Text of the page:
The Effects of Demand and Capital In the 1700s, Britain had plenty of skilled mechanics who were eager to meet the growing demand for new, practical inventions. This ready workforce, along with the population explosion, boosted demand for goods. In order to increase the production of goods to meet the demand, however, another key ingredient was needed. Money was necessary to start businesses. From the mid-1600s to 1700s, trade from a growing overseas empire helped the British economy prosper. Beginning with the slave trade, the business class accumulated capital, or money used to invest in enterprises. An enterprise is a business organization in an area such as shipping, mining, railroads, or factories. Many businessmen were ready to risk their capital in new ventures due to the healthy economy. In addition to the advantages already cited, Britain had a stable government that supported economic growth. While other countries in Europe faced river tolls and other barriers, Britain did not. The government built a strong navy that protected its empire, shipping, and overseas trade. Although the upper class tended to look down on business people, it did not reject the wealth produced by the new entrepreneurs. These entrepreneurs were those who managed and assumed the financial risks of starting new businesses.

Teach Why Britain? Instruct n Introduce: Key Terms Ask students to find the key term entrepreneurs (in blue) in the text and define it. Then ask what kinds of social and political conditions are favorable to entrepreneurs and new technology.

n Teach Discuss Britain’s resources.

Shuttle used to speed up weaving process

What conditions in Britain paved the way for the Industrial Revolution?

For: Audio guided tour Web Code: nap-1921

Resources and Industries in England, 1750 Carlisle Durham Tees

No r th Se a


Whitby Ou






Manchester Liverpool yR

54° N

Barnsley Sheffield



t R.






se R



Ir ish Sea



R. and Ne e ll



Nottingham W


Birmingham Northampton Worcester


rn R .

Wye R.

52° N




Ce lt ic Se a


Oxford mes R. Tha







Conic Projection 50


Eng l i s h C h a n n e l 4° W

2° E



50° N



Avon R.






Map Skills Plentiful supplies of coal, advancements in the textile industry, iron smelting, and the manufacturing of iron goods contributed to Britain’s position as the world’s leading industrial nation in the late eighteenth century. 1. Locate (a) London (b) Manchester (c) Thames River 2. Region Identify the centers of woolen industry in England. 3. Draw Inferences What were the industrial advantages of the rivers during this time?

Newcastle upon Tyne




2° W

100 mi 100 km



Coalfield Navigable river Copper mining and smelting Iron extraction and smelting Linen cloth Metalware and cutlery Shipbuilding Tin mining and smelting Woolen cloth

Use the Numbered Heads strategy (TE, p. T23) and ask students to define capital. Ask Where did British entrepreneurs get capital? (from trade) With whom did the British trade? (America, Canada, the Caribbean, Africa, India, China, the East Indies, Egypt) What were some of the items traded? (slaves, cotton, rum, tobacco, gold, tea, spices) Then ask them to recall what mercantilism was and how it benefited Britain.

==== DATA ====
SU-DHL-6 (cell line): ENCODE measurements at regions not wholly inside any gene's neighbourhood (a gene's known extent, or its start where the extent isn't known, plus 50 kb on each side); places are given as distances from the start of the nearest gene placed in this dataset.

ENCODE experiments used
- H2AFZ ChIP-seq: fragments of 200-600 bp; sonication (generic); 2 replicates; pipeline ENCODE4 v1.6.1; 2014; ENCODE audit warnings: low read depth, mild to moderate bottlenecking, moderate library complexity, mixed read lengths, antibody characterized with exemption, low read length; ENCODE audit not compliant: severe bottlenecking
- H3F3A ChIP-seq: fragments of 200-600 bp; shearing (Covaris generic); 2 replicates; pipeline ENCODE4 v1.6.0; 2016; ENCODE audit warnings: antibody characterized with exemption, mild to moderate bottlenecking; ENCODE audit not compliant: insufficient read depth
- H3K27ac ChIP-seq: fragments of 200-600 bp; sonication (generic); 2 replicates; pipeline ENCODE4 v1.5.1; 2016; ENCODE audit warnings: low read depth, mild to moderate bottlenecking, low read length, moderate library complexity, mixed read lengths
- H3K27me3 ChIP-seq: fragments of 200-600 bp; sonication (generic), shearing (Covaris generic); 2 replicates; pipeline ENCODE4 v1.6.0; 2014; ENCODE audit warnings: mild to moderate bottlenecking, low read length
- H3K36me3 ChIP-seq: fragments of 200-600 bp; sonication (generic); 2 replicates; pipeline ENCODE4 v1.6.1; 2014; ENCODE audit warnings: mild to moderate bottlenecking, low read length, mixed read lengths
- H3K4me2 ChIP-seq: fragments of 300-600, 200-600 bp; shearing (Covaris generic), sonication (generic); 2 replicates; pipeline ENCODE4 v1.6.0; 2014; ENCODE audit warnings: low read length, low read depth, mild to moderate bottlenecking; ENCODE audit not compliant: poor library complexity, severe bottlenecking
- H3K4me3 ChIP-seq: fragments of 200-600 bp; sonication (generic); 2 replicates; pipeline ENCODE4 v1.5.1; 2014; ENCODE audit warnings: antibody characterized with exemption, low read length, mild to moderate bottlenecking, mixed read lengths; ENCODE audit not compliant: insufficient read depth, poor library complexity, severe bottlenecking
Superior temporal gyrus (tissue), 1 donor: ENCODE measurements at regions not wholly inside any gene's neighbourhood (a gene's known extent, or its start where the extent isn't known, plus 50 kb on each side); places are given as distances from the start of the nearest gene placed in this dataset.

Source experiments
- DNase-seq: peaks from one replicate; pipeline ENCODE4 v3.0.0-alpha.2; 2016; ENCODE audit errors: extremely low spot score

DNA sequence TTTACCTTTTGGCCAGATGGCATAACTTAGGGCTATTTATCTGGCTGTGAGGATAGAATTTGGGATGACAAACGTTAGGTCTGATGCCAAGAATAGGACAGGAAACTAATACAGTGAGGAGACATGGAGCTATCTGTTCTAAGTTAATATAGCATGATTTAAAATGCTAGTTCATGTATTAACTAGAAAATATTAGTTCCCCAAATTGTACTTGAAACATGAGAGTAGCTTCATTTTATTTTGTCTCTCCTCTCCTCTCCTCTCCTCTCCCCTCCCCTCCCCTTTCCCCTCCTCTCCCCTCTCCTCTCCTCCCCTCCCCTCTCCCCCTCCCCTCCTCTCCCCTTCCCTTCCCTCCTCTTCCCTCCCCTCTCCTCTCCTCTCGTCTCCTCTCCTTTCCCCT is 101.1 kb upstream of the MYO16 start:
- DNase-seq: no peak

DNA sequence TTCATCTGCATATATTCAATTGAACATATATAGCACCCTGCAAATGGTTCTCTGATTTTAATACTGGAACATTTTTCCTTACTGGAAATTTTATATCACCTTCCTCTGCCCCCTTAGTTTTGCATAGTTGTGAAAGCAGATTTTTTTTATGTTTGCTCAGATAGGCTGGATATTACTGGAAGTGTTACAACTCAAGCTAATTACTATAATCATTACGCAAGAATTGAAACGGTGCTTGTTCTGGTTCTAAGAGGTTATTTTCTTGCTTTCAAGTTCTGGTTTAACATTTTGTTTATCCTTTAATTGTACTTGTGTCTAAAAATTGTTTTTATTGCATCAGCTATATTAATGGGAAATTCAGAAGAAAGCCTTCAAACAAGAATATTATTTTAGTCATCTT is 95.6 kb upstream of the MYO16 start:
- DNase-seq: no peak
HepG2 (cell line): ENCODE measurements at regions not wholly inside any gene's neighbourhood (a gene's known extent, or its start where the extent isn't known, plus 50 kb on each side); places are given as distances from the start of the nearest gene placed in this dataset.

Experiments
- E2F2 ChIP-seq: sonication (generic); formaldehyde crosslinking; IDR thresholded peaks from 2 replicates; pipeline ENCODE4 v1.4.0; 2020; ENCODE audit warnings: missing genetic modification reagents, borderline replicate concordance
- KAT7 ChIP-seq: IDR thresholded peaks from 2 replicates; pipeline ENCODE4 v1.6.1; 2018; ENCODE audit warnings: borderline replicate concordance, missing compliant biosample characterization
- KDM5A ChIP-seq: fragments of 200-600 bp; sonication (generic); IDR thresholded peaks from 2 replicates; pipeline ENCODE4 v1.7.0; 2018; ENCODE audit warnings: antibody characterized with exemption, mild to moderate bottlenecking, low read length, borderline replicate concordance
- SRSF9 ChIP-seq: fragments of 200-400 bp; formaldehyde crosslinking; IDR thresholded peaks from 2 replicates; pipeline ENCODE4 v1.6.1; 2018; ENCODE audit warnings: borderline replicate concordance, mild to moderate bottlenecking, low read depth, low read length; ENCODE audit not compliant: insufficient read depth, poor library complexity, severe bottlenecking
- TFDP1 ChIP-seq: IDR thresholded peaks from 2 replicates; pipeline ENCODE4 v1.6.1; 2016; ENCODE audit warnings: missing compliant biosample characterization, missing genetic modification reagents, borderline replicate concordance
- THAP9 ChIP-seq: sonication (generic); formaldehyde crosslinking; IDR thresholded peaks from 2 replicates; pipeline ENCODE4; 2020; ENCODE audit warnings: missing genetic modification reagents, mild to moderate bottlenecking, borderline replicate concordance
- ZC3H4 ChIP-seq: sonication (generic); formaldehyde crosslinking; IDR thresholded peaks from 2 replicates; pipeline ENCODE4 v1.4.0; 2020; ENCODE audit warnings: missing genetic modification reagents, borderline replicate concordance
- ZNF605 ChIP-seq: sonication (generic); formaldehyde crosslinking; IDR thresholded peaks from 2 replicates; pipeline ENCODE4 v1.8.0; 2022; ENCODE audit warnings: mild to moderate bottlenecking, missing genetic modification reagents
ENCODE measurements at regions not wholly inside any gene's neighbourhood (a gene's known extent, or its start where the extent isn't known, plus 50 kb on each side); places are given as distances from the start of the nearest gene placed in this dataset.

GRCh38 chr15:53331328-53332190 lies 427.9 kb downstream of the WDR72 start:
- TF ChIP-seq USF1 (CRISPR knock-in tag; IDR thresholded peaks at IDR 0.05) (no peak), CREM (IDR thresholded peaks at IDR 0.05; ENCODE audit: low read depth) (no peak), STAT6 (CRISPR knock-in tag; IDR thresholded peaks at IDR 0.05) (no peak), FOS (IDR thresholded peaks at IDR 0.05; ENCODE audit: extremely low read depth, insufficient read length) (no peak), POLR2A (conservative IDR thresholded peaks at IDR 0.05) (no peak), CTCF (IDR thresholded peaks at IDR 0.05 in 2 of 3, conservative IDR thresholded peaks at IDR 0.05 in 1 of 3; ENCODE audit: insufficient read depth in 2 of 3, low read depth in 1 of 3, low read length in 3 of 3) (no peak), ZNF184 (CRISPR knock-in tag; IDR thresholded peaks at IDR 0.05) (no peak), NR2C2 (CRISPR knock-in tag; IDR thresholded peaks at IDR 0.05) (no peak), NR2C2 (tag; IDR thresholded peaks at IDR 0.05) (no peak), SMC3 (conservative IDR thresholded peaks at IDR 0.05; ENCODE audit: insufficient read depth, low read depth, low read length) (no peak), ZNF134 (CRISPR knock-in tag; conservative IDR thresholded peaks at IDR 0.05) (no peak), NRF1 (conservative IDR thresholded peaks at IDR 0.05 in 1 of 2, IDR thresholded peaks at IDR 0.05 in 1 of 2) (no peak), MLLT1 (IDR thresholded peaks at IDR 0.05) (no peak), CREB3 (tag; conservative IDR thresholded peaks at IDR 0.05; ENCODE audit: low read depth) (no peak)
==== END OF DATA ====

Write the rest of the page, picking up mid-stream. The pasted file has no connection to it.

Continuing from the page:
n Quick Activity Have students access Web Code nap-1921 to take the Geography Interactive Audio Guided Tour and then answer the map skills questions in the text.

Independent Practice Have students fill in the Outline Map Industrial Cities in Great Britain and Ireland, 1800–1850. Teaching Resources, Unit 4, p. 52

Monitor Progress n As students fill in their concept webs, circulate to make sure they distinguish major and minor factors. For a completed version of the concept web, see Note Taking Transparencies, 128

n Circulate to make sure students are filling in their Outline Maps accurately. Administer the Geography Quiz. Teaching Resources, Unit 4, p. 53

Answers Solutions for All Learners L1 Special Needs

L2 English Language Learners

To help students with the key term enterprise, have them plan what they would need to start their own enterprise such as a T-shirt company. Use their ideas to create a concept web to show the enterprise. Be sure to include capital, labor, technology, raw materials, and transportation to market. For each item, ask students to suggest a specific example.

L2 Less Proficient Readers

Use the following resources to help students acquire basic skills: Adapted Reading and Note Taking Study Guide n Adapted Note Taking Study Guide, p. 175 n Adapted Section Summary, p. 176

Britain’s natural and human resources, technological lead, demand for goods due to increased population, access to capital, and social and political conditions

Map Skills 1. Review locations with students. 2. Norwich, Ipswich, Exeter 3. Rivers were used to transport goods to and from factories and as power sources. Chapter 19 Section 2 613 Page 614 Tuesday, December 6, 2005 10:03 AM

Page 614 Tuesday, August 23, 2005 2:01 PM

British Textile Inventions

The Textile Industry/The Transportation Revolution L3 Instruct ■